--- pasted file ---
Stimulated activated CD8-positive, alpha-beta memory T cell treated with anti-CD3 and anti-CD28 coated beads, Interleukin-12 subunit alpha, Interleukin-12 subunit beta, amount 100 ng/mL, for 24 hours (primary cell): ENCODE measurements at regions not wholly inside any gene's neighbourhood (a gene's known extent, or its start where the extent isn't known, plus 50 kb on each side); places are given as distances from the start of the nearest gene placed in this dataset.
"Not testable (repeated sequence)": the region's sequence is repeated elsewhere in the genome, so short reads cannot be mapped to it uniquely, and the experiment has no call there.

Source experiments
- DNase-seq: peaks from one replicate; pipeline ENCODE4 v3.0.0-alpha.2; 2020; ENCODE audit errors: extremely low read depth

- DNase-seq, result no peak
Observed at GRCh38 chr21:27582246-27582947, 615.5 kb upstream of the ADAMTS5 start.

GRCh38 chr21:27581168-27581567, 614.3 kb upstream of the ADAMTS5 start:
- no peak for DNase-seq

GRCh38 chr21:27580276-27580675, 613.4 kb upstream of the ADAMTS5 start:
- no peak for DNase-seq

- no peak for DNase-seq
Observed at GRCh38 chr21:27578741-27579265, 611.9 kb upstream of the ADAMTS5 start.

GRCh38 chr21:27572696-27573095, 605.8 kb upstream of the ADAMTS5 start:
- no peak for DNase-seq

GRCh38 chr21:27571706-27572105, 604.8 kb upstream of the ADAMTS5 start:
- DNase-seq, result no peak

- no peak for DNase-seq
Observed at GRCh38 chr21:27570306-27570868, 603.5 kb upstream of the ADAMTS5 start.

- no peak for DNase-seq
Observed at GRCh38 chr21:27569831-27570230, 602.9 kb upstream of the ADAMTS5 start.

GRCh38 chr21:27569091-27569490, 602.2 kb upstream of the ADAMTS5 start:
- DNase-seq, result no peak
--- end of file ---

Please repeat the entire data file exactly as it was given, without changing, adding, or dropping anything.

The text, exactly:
Stimulated activated CD8-positive, alpha-beta memory T cell treated with anti-CD3 and anti-CD28 coated beads, Interleukin-12 subunit alpha, Interleukin-12 subunit beta, amount 100 ng/mL, for 24 hours (primary cell): ENCODE measurements at regions not wholly inside any gene's neighbourhood (a gene's known extent, or its start where the extent isn't known, plus 50 kb on each side); places are given as distances from the start of the nearest gene placed in this dataset.
"Not testable (repeated sequence)": the region's sequence is repeated elsewhere in the genome, so short reads cannot be mapped to it uniquely, and the experiment has no call there.

Source experiments
- DNase-seq: peaks from one replicate; pipeline ENCODE4 v3.0.0-alpha.2; 2020; ENCODE audit errors: extremely low read depth

- DNase-seq, result no peak
Observed at GRCh38 chr21:27582246-27582947, 615.5 kb upstream of the ADAMTS5 start.

GRCh38 chr21:27581168-27581567, 614.3 kb upstream of the ADAMTS5 start:
- no peak for DNase-seq

GRCh38 chr21:27580276-27580675, 613.4 kb upstream of the ADAMTS5 start:
- no peak for DNase-seq

- no peak for DNase-seq
Observed at GRCh38 chr21:27578741-27579265, 611.9 kb upstream of the ADAMTS5 start.

GRCh38 chr21:27572696-27573095, 605.8 kb upstream of the ADAMTS5 start:
- no peak for DNase-seq

GRCh38 chr21:27571706-27572105, 604.8 kb upstream of the ADAMTS5 start:
- DNase-seq, result no peak

- no peak for DNase-seq
Observed at GRCh38 chr21:27570306-27570868, 603.5 kb upstream of the ADAMTS5 start.

- no peak for DNase-seq
Observed at GRCh38 chr21:27569831-27570230, 602.9 kb upstream of the ADAMTS5 start.

GRCh38 chr21:27569091-27569490, 602.2 kb upstream of the ADAMTS5 start:
- DNase-seq, result no peak